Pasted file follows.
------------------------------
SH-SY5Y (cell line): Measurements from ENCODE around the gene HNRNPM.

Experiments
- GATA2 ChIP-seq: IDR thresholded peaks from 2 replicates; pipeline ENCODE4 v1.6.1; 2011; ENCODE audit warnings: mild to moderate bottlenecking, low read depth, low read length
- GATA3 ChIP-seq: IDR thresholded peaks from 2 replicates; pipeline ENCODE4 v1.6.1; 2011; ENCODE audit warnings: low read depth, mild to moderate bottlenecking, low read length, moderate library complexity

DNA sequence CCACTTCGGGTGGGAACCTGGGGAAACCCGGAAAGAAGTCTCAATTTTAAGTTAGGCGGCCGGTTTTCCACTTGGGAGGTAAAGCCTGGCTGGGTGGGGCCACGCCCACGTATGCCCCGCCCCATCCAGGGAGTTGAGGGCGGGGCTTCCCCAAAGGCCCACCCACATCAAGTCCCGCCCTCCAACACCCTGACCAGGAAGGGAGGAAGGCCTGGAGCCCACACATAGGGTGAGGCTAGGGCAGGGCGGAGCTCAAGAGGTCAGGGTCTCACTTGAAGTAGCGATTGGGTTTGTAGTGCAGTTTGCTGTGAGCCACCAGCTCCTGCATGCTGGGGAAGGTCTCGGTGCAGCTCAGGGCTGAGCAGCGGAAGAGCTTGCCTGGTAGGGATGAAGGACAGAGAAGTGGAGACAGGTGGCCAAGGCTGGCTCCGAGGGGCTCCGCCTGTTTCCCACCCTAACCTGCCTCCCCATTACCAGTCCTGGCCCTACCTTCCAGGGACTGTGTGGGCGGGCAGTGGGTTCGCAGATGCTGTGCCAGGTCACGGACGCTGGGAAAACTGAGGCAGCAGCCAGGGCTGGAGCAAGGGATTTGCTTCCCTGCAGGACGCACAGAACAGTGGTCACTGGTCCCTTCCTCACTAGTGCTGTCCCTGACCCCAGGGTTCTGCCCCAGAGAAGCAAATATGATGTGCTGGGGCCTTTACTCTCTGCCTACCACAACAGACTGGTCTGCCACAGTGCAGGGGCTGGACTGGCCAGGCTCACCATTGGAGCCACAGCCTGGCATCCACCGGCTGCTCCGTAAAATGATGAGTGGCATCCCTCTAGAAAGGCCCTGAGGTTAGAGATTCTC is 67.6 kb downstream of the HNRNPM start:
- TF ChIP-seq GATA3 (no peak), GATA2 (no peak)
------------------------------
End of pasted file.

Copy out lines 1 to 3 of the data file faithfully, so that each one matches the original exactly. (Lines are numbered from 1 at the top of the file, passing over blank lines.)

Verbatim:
SH-SY5Y (cell line): Measurements from ENCODE around the gene HNRNPM.

Experiments
- GATA2 ChIP-seq: IDR thresholded peaks from 2 replicates; pipeline ENCODE4 v1.6.1; 2011; ENCODE audit warnings: mild to moderate bottlenecking, low read depth, low read length